East Penn Board Member 'Phones it In'

East Penn School Director Alan Earnshaw attends Monday night's reorganization meeting via Skype.

Usually, board reorganization meetings are pretty cut and dried. Dull even.

Leave it to the East Penn Board of School Directors to find a way to spice up the traditional annual process by which new officers are elected to the board and deliver a little lesson in technology tools in the process.

Last night, all nine board members were counted as "present," although only eight of them were actually in the room.

Board member Alan Earnshaw attended the meeting from Tokyo, Japan, via Skype and voted using text messages. And he was elected vice president to boot.

Highlights of the reorganization meeting include:

  • Charles Ballard, a board member for 17 years, was elected to his third term as president.  “I appreciate the opportunity to serve you again,” he said.
  • Earnshaw was voted vice president.  Ballard congratulated Earnshaw’s “long-distance” election.
  • Meetings will be held at 7:30 p.m. in the board room at the administration building on the second and fourth Monday of each month unless advertised otherwise.
Carl Stevenson December 04, 2012 at 10:50 PM
Is that legal? I know it's possible, but, again, is it legal?
ted.dobracki December 05, 2012 at 12:36 AM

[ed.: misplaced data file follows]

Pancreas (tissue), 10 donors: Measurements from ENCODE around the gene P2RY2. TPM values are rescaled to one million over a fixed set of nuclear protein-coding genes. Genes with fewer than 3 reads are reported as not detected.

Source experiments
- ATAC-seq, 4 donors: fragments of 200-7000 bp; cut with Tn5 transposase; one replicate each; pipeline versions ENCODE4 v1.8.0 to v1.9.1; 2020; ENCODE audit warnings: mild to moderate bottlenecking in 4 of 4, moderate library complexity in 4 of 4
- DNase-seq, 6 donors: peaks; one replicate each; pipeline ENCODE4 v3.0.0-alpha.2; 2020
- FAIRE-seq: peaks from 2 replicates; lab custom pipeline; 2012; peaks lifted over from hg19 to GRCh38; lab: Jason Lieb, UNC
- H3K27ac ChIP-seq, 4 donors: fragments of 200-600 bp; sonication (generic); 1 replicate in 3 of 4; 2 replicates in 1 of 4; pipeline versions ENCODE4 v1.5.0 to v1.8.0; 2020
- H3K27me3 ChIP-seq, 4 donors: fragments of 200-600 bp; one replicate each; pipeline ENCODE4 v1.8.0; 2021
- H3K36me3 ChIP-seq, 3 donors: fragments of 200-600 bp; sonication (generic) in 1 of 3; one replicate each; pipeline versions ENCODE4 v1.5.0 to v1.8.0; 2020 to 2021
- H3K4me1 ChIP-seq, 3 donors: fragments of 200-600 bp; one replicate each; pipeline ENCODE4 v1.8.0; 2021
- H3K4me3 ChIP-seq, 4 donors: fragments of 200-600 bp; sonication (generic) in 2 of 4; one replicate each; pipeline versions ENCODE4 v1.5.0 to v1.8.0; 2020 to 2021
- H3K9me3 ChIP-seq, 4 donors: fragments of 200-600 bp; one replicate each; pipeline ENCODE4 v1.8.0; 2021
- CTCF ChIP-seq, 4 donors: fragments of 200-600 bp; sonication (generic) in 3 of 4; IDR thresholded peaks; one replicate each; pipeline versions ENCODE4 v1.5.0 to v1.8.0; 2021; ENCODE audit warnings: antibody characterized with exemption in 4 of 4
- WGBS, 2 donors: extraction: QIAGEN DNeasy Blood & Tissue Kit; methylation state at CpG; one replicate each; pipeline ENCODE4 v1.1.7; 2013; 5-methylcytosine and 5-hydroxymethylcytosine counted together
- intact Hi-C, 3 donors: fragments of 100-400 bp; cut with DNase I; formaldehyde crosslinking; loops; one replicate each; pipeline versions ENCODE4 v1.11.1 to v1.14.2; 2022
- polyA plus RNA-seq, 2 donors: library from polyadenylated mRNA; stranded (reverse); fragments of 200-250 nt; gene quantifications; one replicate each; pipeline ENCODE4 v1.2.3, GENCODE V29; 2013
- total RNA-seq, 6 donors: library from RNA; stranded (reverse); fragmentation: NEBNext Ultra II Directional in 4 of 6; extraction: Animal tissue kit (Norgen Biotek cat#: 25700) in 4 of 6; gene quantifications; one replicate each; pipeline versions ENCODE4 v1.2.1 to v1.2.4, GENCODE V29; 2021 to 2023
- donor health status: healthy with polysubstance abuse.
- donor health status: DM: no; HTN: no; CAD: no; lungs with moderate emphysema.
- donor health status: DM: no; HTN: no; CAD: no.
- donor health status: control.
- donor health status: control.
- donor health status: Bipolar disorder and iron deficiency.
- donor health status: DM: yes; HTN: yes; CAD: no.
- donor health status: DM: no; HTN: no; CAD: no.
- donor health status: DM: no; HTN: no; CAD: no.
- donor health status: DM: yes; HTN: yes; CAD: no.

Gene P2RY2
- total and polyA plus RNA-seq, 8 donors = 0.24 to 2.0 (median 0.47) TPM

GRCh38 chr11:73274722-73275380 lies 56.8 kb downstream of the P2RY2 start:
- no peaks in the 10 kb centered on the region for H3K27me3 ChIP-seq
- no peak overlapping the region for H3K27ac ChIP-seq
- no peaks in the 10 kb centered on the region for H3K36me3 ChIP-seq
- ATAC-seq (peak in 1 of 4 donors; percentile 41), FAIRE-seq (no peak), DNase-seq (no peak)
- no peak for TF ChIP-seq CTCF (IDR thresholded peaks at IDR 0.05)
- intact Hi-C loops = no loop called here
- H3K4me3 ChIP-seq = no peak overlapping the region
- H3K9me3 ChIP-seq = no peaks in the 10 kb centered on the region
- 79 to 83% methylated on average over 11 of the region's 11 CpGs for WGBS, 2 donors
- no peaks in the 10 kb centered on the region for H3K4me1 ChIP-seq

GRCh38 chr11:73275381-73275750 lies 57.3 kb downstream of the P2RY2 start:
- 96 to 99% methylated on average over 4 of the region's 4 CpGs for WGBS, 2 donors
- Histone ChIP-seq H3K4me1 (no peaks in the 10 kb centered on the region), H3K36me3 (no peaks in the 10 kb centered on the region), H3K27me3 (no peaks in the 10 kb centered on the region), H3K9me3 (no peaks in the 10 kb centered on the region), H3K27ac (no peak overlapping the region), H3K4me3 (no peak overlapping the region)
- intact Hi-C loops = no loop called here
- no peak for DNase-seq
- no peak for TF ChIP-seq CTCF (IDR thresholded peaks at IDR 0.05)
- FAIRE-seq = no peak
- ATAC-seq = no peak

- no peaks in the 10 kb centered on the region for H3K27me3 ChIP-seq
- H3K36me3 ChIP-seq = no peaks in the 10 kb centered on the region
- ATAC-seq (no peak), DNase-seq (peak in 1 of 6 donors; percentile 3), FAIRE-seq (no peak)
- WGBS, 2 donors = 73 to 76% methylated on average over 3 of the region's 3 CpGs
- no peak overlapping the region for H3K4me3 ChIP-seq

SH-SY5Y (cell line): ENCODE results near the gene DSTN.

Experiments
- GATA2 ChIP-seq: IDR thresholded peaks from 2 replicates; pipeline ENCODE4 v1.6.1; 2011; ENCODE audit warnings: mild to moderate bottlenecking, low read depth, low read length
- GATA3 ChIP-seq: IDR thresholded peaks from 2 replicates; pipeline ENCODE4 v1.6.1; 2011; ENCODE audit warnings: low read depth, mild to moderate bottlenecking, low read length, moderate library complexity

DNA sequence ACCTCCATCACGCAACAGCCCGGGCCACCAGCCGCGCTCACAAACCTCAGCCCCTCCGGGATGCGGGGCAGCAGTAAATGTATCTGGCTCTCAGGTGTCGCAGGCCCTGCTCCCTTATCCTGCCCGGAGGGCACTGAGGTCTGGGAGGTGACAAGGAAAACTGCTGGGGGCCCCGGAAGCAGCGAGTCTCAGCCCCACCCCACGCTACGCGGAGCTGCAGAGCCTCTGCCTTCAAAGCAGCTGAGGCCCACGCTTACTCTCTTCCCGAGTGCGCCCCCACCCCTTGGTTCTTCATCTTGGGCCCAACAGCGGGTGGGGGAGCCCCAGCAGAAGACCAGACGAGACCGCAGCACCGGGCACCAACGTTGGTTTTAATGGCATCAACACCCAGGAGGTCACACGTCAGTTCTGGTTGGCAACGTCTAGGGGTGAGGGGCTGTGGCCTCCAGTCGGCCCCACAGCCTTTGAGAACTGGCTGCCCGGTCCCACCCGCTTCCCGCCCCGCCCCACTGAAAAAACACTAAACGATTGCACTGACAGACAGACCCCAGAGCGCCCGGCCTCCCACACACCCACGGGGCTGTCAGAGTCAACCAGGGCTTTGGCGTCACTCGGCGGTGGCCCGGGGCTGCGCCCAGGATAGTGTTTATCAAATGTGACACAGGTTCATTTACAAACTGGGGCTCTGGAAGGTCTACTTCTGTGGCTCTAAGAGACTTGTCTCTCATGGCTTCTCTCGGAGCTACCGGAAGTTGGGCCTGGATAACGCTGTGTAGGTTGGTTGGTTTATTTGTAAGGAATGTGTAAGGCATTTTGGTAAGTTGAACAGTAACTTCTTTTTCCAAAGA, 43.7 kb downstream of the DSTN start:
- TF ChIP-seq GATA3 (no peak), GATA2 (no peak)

It doesn't appear that EPSD has a policy, but I found another school district's policy and a separate legal website that both cite the same legal case, which seems to be the settled law that allows teleconferencing into a public agency meeting: "The Sunshine Act, 65 P.S. Sec 701, et seq, has been interpreted by the Pennsylvania Supreme Court in Babac vs. Pennsylvania Milk Marketing Board 613 A.2d 551 (Pa. 1992) to permit a member of a governing body of a public agency to participate in public meetings, including deliberations and voting on official actions, by use of a telephone conferencing system." @http://www.tyrone.k12.pa.us/board/policy/documents/006.1%20Use%20of%20Tele-Video%20Conferencing.pdf and, "Agency members may participate in a meeting by telephone or video conference, and remote members count towards a quorum. See Babac v. Penn. Milk Marketing Bd., 613 A.2d 551 (Pa. 1992)." @http://www.citmedialaw.org/legal-guide/pennsylvania/open-meetings-laws-pennsylvania


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